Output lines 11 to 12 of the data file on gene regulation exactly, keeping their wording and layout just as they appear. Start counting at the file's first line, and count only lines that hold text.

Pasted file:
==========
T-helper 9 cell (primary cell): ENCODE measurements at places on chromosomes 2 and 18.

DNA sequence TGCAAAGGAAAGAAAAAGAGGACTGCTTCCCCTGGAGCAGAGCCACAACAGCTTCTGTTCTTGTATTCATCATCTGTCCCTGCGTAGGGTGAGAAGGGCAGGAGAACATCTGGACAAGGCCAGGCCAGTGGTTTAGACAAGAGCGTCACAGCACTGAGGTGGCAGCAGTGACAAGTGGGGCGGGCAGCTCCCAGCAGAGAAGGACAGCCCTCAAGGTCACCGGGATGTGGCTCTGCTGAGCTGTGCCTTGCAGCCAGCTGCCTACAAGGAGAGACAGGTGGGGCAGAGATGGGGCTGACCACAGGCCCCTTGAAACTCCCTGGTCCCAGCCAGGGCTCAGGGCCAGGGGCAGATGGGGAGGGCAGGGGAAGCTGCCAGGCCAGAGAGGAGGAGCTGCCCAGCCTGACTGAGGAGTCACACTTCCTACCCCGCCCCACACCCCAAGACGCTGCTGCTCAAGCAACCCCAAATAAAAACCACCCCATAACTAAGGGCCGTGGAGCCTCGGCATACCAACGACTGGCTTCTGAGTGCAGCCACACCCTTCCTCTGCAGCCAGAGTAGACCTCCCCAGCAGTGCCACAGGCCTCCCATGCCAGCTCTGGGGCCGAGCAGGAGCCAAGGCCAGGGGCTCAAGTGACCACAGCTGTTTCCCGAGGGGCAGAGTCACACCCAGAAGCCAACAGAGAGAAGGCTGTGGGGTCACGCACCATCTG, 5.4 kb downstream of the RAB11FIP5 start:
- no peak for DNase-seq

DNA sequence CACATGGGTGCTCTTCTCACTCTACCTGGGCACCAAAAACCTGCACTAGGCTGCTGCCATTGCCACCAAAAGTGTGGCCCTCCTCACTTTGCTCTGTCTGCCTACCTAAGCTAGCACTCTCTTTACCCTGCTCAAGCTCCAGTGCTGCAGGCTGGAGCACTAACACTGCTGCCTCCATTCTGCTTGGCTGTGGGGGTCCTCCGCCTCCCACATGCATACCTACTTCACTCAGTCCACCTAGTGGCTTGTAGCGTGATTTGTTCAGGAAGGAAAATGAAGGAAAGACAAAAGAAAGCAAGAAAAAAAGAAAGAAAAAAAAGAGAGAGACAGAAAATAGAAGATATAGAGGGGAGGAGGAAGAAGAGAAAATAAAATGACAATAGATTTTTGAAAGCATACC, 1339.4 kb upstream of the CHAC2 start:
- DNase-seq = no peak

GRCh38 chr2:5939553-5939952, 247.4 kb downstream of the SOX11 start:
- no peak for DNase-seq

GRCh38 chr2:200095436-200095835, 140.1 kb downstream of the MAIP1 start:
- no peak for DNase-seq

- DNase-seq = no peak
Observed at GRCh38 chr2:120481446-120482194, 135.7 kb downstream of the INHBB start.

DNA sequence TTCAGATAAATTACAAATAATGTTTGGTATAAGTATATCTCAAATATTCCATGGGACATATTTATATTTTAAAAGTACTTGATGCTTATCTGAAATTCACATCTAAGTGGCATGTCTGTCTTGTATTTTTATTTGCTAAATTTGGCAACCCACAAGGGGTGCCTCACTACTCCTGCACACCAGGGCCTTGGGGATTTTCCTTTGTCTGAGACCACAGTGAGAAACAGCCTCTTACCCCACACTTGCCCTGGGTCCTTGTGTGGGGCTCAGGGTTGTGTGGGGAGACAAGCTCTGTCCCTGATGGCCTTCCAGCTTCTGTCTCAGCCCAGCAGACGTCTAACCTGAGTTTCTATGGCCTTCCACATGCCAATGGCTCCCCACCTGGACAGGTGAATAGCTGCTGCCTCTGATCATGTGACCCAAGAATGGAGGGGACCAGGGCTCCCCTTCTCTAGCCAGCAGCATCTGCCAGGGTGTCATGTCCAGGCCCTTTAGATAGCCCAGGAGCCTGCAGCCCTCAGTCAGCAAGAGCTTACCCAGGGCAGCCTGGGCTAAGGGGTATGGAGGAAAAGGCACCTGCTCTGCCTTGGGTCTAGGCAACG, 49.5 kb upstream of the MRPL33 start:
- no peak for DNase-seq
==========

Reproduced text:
Observed at GRCh38 chr2:120481446-120482194, 135.7 kb downstream of the INHBB start.

DNA sequence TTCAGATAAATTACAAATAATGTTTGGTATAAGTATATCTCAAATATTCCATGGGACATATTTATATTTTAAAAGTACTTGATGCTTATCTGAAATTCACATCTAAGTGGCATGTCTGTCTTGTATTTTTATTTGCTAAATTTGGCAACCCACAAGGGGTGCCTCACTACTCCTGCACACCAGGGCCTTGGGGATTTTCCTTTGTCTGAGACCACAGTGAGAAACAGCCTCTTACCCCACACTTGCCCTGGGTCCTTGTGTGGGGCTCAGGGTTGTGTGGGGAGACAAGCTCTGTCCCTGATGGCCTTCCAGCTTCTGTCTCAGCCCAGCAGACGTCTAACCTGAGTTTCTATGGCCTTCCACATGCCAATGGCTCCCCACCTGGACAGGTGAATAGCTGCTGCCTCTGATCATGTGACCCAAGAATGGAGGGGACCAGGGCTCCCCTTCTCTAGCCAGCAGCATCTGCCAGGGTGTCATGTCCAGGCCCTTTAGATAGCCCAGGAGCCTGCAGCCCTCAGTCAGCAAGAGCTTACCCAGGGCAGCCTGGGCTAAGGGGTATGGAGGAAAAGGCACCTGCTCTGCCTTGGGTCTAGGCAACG, 49.5 kb upstream of the MRPL33 start: